Thursday, August 26, 2010

Short Class Periods and Notebooking


The other night I meet with a group of third grade teachers who are notebooking this year. They noted that this year they only have 30 minutes a day to teach science. In reality that time is reduced to 20-25 minutes when you factor in transition and settle time. The students do go to a science lab once a week, which helps, but the question was, "How do you structure your class to notebook with such a limited amount of time?"

My suggestion was to break up the lesson so that one day you would teach the lesson whole group (so covering that LH side) and then the next day you would do a short review and then the independent work on the RH side (or it might be a lab you do with the information the day before). Doing it this way you would cover two lessons a week. Friday would be a quiz, make up or video day. I looked at the standards and indicators and it could be done (it would be tight but possible).

My week might look like this....

Monday - Introduction of landforms. Create a flip chart for the lesson.

Tuesday - Review (see how many landforms your children can remember from the day before). Make a foldable where students have to draw and label examples of each landform.

Wednesday - Review landforms again. Introduce Earth's water features with a flip chart lesson, use the textbook.

Thursday - Review landforms and add in water features. Students make a second foldable (possible using blue paper) where they draw and label examples and characteristics of water features.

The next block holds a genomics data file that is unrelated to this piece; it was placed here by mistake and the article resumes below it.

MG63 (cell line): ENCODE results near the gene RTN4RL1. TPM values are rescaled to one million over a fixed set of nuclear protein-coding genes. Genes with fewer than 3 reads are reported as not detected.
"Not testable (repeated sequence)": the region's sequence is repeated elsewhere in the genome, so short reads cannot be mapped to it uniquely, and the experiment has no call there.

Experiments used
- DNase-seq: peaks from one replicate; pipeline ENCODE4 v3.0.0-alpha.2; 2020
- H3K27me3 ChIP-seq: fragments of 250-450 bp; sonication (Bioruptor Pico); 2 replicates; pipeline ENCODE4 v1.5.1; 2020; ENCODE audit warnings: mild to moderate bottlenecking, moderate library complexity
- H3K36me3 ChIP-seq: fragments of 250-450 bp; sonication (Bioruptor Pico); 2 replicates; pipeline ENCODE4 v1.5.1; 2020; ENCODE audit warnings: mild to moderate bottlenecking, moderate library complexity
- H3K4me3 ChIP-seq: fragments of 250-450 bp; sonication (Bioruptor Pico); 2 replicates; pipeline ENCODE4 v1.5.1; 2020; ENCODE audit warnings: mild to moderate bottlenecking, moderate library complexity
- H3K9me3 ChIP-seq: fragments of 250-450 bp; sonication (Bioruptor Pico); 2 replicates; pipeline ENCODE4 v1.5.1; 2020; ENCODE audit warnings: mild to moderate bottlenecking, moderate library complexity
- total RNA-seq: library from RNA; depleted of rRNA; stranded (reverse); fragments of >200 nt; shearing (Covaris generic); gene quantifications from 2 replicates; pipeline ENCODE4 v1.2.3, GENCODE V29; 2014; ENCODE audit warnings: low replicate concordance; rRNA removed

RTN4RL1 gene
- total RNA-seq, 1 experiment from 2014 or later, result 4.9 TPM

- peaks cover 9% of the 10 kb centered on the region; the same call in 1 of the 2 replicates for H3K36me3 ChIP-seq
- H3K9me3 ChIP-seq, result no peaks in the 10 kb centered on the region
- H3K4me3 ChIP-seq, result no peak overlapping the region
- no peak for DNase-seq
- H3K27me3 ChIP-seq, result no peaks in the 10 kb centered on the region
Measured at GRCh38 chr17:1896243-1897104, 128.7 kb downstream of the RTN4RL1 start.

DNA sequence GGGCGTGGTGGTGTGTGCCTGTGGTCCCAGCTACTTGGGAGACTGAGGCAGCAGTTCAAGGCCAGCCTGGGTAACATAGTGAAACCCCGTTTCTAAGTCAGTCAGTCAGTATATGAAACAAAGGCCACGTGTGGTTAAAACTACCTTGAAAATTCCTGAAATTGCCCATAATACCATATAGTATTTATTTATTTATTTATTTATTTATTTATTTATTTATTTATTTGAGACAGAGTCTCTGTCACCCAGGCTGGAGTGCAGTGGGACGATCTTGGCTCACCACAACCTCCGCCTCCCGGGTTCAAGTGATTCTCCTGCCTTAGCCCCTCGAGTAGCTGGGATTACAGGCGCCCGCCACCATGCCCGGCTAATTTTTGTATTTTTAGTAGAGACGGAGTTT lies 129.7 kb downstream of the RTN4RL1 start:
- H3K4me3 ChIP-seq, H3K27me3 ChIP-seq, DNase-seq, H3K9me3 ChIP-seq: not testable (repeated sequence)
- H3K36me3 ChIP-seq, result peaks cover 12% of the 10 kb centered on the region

Friday - Mix and match quiz. Finish foldables if not done. If done - draw a poster for the classroom of one of the land forms and one of a water feature. (you could also play vocabulary bingo after the quiz instead).

In this structure you would really have to stay on top of your students who struggle getting started (or they will never finish). I would move those children to a table group, where I would sit and refocus/help children as needed. It would also mean that you would need to be hyper organized for the lesson...all material glued in before hand by you or a parent volunteer, all supplies at the ready, etc.

The third grader teachers at my school decided to teach science and social studies in four and a half week blocks in order to give them more time to teach science. They have the reverse problem. They would need to double up the lessons in order to cover the standards. I am curious to see how that plays out this year and how they manage their notebooking. I'll post once I get a better idea of how it works for them.

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